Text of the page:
NREM-sleep Associated Epileptiform Discharges Disappeared Following a Shift toward the Paleolithic K...

Zsófia Clemens, Anna Kelemen, Csaba Tóth

American Journal of Medical Case Reports OPEN ACCESSPEER-REVIEWED

NREM-sleep Associated Epileptiform Discharges Disappeared Following a Shift toward the Paleolithic Ketogenic Diet in a Child with Extensive Cortical Malformation

Zsófia Clemens1, 2,, Anna Kelemen3, Csaba Tóth1

1Paleomedicina Hungary Ltd., Evolutionary Medicine Working Group, Budapest, Hungary

2Neurological Department, University of Pécs, Pécs, Hungary

3Department of Neurology, National Institute of Clinical Neuroscience, Budapest, Hungary

Abstract

Purpose: Although the classical ketogenic diet is an effective treatment in childhood epilepsy, it is difficult to maintain on the long term due to side-effects and dislike. Methods: Here we report a case of a child with frequent epileptiform discharges confined to non-rapid-eye-movement (NREM) sleep and extensive cortical malformation. The child was started on a modified version of the classical ketogenic diet we refer to as the paleolithic ketogenic diet. Results: Subsequent follow-up electroencephalograms showed complete normalization of brain electric activity along with cognitive improvement. Neither antiepileptic medication nor vitamin supplements were used. The child strongly adhered to the diet as assessed by regular urinary ketone tests and laboratory work ups. Currently she is on the diet for 17 months. Neither side effects nor clinical signs of nutrient deficiency were observed. Conclusion: We conclude that the paleolithic ketogenic diet was effective, safe and feasible in this case.

Cite this article:

  • Zsófia Clemens, Anna Kelemen, Csaba Tóth. NREM-sleep Associated Epileptiform Discharges Disappeared Following a Shift toward the Paleolithic Ketogenic Diet in a Child with Extensive Cortical Malformation. American Journal of Medical Case Reports. Vol. 3, No. 7, 2015, pp 212-215. http://pubs.sciepub.com/ajmcr/3/7/8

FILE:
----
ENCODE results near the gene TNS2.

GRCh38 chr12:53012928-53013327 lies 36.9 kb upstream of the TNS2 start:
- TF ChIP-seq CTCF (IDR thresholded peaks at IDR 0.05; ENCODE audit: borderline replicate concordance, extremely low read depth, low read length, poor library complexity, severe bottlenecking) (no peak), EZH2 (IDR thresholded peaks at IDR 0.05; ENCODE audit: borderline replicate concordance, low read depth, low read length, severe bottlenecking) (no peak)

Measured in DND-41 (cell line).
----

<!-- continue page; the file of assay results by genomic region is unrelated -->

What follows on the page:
• Clemens, Zsófia, Anna Kelemen, and Csaba Tóth. "NREM-sleep Associated Epileptiform Discharges Disappeared Following a Shift toward the Paleolithic Ketogenic Diet in a Child with Extensive Cortical Malformation." American Journal of Medical Case Reports 3.7 (2015): 212-215.
  • Clemens, Z. , Kelemen, A. , & Tóth, C. (2015). NREM-sleep Associated Epileptiform Discharges Disappeared Following a Shift toward the Paleolithic Ketogenic Diet in a Child with Extensive Cortical Malformation. American Journal of Medical Case Reports, 3(7), 212-215.
  • Clemens, Zsófia, Anna Kelemen, and Csaba Tóth. "NREM-sleep Associated Epileptiform Discharges Disappeared Following a Shift toward the Paleolithic Ketogenic Diet in a Child with Extensive Cortical Malformation." American Journal of Medical Case Reports 3, no. 7 (2015): 212-215.

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1. Introduction

The ketogenic diet has been used in the treatment of epilepsy for 90 years [1]. Several studies, including randomized controlled studies [2], proved its effectiveness which compares to that of antiepileptic drugs while probably confering less side-effects [1]. Current epileptological practice, however, continue to rely on antiepileptic drugs and the ketogenic diet is not recommended as a first-line therapy except for two rare epilepsy syndromes[3]. Previously it was suggested that ketosis represent an evolutionary adapted state in humans [4]. In 1975 gastroenterologist Voegtlin suggested an animal fat-meat based diet as being evolutionarily adapted [5]. Recently we reported a case of a child with absence epilepsy successfully treated with an animal fat-meat based diet we refer to as the paleolithic ketogenic diet [6]. Here we report a case of a child with developmental delay, extensive bilateral cortical malformation and frequent interictal epileptic discharges confined to non-rapid-eye-movement (NREM) sleep electroencephalogram (EEG).The child started the paleolithic ketogenic diet which she strongly adhered to. Follow-up EEGs showed complete normalization of the EEG along with improvements in cognition.